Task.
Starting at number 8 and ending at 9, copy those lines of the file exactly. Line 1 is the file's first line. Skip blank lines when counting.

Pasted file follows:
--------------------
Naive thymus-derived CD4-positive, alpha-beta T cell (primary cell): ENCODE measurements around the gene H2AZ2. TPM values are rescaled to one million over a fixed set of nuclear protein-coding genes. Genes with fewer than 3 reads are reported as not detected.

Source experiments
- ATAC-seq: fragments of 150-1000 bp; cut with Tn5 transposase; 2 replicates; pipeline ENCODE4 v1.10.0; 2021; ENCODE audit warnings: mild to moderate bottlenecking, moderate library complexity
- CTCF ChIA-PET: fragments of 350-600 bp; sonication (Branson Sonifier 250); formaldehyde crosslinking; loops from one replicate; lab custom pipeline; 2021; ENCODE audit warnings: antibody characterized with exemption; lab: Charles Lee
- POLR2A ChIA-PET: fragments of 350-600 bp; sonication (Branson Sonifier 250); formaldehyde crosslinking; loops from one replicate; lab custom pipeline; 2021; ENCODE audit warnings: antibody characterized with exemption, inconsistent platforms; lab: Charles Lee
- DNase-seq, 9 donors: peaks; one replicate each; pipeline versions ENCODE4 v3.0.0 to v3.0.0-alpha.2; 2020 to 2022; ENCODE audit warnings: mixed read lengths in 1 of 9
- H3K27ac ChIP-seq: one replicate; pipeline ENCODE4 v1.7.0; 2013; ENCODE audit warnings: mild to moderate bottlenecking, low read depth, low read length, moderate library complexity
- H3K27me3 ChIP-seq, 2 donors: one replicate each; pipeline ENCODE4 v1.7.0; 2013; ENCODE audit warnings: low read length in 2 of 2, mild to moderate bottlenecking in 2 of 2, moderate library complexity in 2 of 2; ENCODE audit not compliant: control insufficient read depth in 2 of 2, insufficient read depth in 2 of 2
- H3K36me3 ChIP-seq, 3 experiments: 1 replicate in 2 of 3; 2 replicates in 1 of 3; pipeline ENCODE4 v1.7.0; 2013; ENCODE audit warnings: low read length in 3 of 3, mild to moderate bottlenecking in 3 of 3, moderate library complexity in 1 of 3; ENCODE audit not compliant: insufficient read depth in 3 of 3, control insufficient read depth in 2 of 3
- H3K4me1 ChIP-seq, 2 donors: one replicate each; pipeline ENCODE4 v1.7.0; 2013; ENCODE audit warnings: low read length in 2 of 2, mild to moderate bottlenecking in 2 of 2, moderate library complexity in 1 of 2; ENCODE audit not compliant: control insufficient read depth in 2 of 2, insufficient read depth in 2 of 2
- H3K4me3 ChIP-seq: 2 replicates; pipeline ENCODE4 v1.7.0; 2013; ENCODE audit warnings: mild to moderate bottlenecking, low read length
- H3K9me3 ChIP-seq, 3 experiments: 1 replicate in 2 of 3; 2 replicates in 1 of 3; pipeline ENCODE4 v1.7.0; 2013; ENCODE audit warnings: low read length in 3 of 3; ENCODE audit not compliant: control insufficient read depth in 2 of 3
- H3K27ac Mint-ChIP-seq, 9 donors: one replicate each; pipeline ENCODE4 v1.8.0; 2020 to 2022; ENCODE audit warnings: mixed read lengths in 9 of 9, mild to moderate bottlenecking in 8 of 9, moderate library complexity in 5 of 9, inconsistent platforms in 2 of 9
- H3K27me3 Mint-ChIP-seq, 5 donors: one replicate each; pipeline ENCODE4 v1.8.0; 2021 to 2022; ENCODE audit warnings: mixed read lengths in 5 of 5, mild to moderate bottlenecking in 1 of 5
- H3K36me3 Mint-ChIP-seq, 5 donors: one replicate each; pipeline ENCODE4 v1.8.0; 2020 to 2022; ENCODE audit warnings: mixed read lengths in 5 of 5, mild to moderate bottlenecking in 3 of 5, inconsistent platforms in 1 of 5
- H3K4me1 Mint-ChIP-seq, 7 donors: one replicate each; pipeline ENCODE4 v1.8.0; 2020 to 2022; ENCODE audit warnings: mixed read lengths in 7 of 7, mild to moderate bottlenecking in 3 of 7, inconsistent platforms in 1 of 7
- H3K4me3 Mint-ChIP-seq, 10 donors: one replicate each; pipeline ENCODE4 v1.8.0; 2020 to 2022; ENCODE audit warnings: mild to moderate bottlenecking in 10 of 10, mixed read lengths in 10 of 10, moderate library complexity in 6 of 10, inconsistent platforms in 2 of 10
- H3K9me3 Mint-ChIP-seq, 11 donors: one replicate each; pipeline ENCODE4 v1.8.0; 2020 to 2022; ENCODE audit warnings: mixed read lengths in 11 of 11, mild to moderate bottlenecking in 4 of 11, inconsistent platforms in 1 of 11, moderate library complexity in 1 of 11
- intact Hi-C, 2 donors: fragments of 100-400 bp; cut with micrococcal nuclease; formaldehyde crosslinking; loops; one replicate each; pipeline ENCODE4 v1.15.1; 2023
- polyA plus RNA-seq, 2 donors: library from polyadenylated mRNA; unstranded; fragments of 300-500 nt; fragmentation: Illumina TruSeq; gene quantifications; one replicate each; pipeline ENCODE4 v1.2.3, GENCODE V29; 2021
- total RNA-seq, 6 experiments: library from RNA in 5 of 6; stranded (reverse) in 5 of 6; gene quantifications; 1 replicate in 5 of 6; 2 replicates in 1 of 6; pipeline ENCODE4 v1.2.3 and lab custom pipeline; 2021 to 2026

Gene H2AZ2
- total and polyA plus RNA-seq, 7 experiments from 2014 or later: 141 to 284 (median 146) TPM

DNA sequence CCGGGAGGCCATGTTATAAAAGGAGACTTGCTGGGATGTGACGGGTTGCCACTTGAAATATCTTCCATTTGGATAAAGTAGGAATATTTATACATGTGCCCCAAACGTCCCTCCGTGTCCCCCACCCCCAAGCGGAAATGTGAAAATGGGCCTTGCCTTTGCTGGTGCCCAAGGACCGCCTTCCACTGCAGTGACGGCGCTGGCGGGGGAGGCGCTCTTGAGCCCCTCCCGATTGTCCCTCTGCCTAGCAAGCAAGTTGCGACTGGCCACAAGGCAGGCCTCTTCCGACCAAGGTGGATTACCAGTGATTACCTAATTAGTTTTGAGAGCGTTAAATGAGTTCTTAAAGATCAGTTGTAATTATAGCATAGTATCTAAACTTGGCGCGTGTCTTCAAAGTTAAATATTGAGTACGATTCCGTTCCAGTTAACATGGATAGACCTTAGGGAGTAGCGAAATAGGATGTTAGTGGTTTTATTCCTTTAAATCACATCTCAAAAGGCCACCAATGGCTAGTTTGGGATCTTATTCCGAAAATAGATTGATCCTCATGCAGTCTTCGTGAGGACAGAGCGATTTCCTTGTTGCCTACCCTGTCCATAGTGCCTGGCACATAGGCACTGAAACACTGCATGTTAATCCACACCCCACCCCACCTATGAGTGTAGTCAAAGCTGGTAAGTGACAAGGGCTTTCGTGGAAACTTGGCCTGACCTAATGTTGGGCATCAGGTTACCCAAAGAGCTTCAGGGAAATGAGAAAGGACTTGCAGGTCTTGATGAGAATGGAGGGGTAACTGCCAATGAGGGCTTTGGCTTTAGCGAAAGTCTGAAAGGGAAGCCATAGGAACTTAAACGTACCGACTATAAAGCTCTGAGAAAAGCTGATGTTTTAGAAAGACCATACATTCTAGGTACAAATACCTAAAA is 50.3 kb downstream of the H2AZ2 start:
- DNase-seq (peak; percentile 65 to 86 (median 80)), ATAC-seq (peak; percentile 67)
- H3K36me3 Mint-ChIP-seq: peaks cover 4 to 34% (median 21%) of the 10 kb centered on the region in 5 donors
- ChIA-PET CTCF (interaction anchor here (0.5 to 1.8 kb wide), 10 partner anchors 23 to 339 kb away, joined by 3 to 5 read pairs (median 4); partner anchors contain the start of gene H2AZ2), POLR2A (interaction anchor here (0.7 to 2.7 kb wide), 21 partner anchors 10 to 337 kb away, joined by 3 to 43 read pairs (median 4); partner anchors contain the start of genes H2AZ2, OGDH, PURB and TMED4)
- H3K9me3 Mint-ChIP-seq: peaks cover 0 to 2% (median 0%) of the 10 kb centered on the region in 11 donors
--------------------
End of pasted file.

- H3K27me3 ChIP-seq, 2 donors: one replicate each; pipeline ENCODE4 v1.7.0; 2013; ENCODE audit warnings: low read length in 2 of 2, mild to moderate bottlenecking in 2 of 2, moderate library complexity in 2 of 2; ENCODE audit not compliant: control insufficient read depth in 2 of 2, insufficient read depth in 2 of 2
- H3K36me3 ChIP-seq, 3 experiments: 1 replicate in 2 of 3; 2 replicates in 1 of 3; pipeline ENCODE4 v1.7.0; 2013; ENCODE audit warnings: low read length in 3 of 3, mild to moderate bottlenecking in 3 of 3, moderate library complexity in 1 of 3; ENCODE audit not compliant: insufficient read depth in 3 of 3, control insufficient read depth in 2 of 3